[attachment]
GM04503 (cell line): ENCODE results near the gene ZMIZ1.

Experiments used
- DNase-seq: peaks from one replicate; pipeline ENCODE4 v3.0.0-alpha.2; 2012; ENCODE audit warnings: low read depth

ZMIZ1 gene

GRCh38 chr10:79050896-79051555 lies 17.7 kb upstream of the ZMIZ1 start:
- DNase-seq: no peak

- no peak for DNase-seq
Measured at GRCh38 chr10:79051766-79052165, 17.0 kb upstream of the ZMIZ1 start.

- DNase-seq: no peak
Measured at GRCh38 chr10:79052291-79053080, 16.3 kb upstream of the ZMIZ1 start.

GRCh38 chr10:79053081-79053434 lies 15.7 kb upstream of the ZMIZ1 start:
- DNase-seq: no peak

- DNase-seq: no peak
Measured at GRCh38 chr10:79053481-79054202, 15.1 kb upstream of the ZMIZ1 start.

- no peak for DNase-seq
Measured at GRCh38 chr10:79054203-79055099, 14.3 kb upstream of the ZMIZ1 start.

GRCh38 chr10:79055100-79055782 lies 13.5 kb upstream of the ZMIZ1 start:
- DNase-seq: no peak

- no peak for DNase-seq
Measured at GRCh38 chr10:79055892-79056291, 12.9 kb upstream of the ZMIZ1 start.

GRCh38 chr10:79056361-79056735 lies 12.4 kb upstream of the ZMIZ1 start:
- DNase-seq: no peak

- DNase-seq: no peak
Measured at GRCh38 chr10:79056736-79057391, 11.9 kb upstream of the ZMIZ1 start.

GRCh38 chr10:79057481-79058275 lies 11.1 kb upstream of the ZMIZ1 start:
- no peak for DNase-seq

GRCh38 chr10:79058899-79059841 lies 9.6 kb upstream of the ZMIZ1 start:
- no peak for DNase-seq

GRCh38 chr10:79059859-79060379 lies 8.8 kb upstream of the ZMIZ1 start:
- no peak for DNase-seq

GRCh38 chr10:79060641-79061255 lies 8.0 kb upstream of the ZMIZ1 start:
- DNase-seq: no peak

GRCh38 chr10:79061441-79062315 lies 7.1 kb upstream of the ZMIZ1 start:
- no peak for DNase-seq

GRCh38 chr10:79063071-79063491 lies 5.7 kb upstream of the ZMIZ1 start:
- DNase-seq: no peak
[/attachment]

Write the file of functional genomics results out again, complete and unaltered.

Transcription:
GM04503 (cell line): ENCODE results near the gene ZMIZ1.

Experiments used
- DNase-seq: peaks from one replicate; pipeline ENCODE4 v3.0.0-alpha.2; 2012; ENCODE audit warnings: low read depth

ZMIZ1 gene

GRCh38 chr10:79050896-79051555 lies 17.7 kb upstream of the ZMIZ1 start:
- DNase-seq: no peak

- no peak for DNase-seq
Measured at GRCh38 chr10:79051766-79052165, 17.0 kb upstream of the ZMIZ1 start.

- DNase-seq: no peak
Measured at GRCh38 chr10:79052291-79053080, 16.3 kb upstream of the ZMIZ1 start.

GRCh38 chr10:79053081-79053434 lies 15.7 kb upstream of the ZMIZ1 start:
- DNase-seq: no peak

- DNase-seq: no peak
Measured at GRCh38 chr10:79053481-79054202, 15.1 kb upstream of the ZMIZ1 start.

- no peak for DNase-seq
Measured at GRCh38 chr10:79054203-79055099, 14.3 kb upstream of the ZMIZ1 start.

GRCh38 chr10:79055100-79055782 lies 13.5 kb upstream of the ZMIZ1 start:
- DNase-seq: no peak

- no peak for DNase-seq
Measured at GRCh38 chr10:79055892-79056291, 12.9 kb upstream of the ZMIZ1 start.

GRCh38 chr10:79056361-79056735 lies 12.4 kb upstream of the ZMIZ1 start:
- DNase-seq: no peak

- DNase-seq: no peak
Measured at GRCh38 chr10:79056736-79057391, 11.9 kb upstream of the ZMIZ1 start.

GRCh38 chr10:79057481-79058275 lies 11.1 kb upstream of the ZMIZ1 start:
- no peak for DNase-seq

GRCh38 chr10:79058899-79059841 lies 9.6 kb upstream of the ZMIZ1 start:
- no peak for DNase-seq

GRCh38 chr10:79059859-79060379 lies 8.8 kb upstream of the ZMIZ1 start:
- no peak for DNase-seq

GRCh38 chr10:79060641-79061255 lies 8.0 kb upstream of the ZMIZ1 start:
- DNase-seq: no peak

GRCh38 chr10:79061441-79062315 lies 7.1 kb upstream of the ZMIZ1 start:
- no peak for DNase-seq

GRCh38 chr10:79063071-79063491 lies 5.7 kb upstream of the ZMIZ1 start:
- DNase-seq: no peak